by Lisa Jacobs | Featured Contributor
Whatever your platform may be, whether you write a blog, run a small business or own an Etsy shop, here are 3 simple ways to increase traffic to your website:
#1 Get comfortable with exposure.
If you have an online storefront, no doubt you’re in the business of creating. Whatever you create, be it an item, a product, a service, or a story … it’s personal. You put yourself out there every day, and that’s amazing, but because your business is so personal your perspective is almost always too close.
I created my first products for the Energy Shop (which now earns me approximately $20K in profits per year) on my kitchen island with less than $100 in supplies. That’s something to be proud of, however, I wasn’t telling many people I knew. I was scared of what a few critical and skeptical friends and family might think of the whole idea.
After the first year of business, I decided NO MORE HOLDING BACK! I realized that the people who are doing all the succeeding in life are the people who try and risk and leap.
The people in your life should build you up. Be fearless and allow yourself to be vulnerable to them. Once you decide you deserve a healthy support system, you’ll attract more of it!
Next action: Share your online storefront, blog or professional profile with all of your friends and family on Facebook right now! Ask them to like, follow, share or tweet … whatever you need. Wouldn’t you be more than willing to do the same for them?
# 2 Get readers and customers to spread the word.
My most popular blog articles have been the ones where I’ve given useful information for nothing in return. When my advice is helpful and action-oriented, people happily pin, share and tweet it. For example, this recap of the free series I did, 31 Days to Build Your Own Creative Business has been pinned 334 times and counting!
Likewise, my most popular sales have been those held in honor of my gratitude for my customers. I always make a point to say, “Thank you! Your business means the world to me.” In turn, they feel appreciated (as they should), and they go out of their way to help me spread the word.
Next action: The next time you write a post, send an email or otherwise put out something useful, end it with a non-pushy share request. Some examples: “If you feel called to do so, please send this to someone else who might need it.” – Or – “If you’ve found this useful, please tweet it to your followers.” Include a tweetable link for easy sharing. – Or – “Please feel free to share this special discount by forwarding the email to your friends or posting it on Facebook. Thanks for the referral!”
#3 Be SEO-conscious.
I’m not an SEO-guru, but I do know enough to get by, namely:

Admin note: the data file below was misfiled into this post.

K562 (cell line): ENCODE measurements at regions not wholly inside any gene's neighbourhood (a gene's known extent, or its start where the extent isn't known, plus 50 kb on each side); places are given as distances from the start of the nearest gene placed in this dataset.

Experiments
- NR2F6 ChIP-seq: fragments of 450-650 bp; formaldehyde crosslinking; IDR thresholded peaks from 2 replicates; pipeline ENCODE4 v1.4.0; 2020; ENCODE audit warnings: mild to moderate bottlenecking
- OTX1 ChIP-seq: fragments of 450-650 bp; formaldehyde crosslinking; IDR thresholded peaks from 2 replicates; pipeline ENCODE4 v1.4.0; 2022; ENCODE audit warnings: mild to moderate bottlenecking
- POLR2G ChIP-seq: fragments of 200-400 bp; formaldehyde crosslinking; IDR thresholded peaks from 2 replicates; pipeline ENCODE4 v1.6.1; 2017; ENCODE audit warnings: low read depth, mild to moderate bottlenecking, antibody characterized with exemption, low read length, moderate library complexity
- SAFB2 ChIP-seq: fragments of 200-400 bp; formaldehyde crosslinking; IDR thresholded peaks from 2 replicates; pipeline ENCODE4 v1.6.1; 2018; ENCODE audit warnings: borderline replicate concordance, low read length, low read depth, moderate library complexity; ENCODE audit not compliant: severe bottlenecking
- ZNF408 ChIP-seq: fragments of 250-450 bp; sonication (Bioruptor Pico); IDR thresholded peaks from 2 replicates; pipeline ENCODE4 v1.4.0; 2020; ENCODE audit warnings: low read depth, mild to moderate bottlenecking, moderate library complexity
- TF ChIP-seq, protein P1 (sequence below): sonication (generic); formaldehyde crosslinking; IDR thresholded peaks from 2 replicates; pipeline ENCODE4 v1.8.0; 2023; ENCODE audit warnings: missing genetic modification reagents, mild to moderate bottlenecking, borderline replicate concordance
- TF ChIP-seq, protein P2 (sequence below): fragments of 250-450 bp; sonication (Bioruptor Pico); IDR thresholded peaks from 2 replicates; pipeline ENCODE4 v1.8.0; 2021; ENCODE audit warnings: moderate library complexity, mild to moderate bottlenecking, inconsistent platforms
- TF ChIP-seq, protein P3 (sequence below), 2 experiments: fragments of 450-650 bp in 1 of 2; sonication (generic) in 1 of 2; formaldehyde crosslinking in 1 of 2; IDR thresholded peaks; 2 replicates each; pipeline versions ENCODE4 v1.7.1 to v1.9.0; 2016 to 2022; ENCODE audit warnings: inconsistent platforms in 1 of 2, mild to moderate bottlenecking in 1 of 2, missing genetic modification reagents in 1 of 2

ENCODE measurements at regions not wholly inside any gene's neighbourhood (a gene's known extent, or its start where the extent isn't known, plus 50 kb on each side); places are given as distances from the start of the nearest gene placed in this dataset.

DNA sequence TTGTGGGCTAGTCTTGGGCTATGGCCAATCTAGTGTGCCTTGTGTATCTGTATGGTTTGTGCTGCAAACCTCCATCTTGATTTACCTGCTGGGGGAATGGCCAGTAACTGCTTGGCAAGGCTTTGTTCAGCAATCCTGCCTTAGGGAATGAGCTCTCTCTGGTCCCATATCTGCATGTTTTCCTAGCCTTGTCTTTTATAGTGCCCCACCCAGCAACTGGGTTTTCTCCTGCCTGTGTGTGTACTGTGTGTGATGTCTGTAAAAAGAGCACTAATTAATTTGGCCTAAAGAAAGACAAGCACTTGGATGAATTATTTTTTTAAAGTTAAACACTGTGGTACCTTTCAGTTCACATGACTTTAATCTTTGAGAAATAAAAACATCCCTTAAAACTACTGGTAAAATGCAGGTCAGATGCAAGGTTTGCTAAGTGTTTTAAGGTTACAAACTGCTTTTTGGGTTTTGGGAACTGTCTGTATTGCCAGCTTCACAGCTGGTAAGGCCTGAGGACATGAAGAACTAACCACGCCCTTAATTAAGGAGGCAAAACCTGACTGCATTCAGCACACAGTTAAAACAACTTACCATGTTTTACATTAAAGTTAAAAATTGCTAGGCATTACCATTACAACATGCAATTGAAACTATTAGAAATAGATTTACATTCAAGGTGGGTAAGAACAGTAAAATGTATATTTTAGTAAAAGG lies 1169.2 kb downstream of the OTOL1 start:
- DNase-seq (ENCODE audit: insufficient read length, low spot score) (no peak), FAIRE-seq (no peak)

Speak your customer’s language. Product understand if my buy, you can’t using the language can I’m how? Which clearly proves my point: If you can’t understand the language I’m using, how can you buy my product?
For example, I called the jewelry in my shop “spiritual bracelets” for almost a year … until I realized I was the only one calling them that. My customers were searching for “energy” or “yoga” bracelets, and when I learned to use their language, I helped more potential buyers find me.
Don’t overstuff your titles. You know a shop owner just learned a new SEO trick when you see a product title that looks like this: “One of a kind handmade jewelry gemstone beaded bracelet for spiritual enlightenment, meditation, and trendy stacking arm candy”
We’ve all seen titles like this, or tried to post something like it at one time or another. However, when a customer visits and sees all of those keywords, it confuses their buying mind. They start to wonder: Do I know what I’m buying? Do you even know what you’re selling? And it’s a major turn-off for most visitors.
Next action: Do a search on your product and find out what other shop owners and businesses are calling it. Research Google results to see what else comes up or is suggested when you enter your product title. And then, intermix those keywords throughout your online storefront. For example, I’ve learned to title one piece “energy bracelet,” another “spiritual bracelet,” and yet another “yoga bracelet.” I’m still using all of the keywords, but the variables are so subtle that I won’t confuse the customer.
Lisa Jacobs writes the blog, Marketing Creativity for fellow creatives who aim to build a career with their own two hands. She offers a bundle of free marketing tools designed to help you get paid to be … you.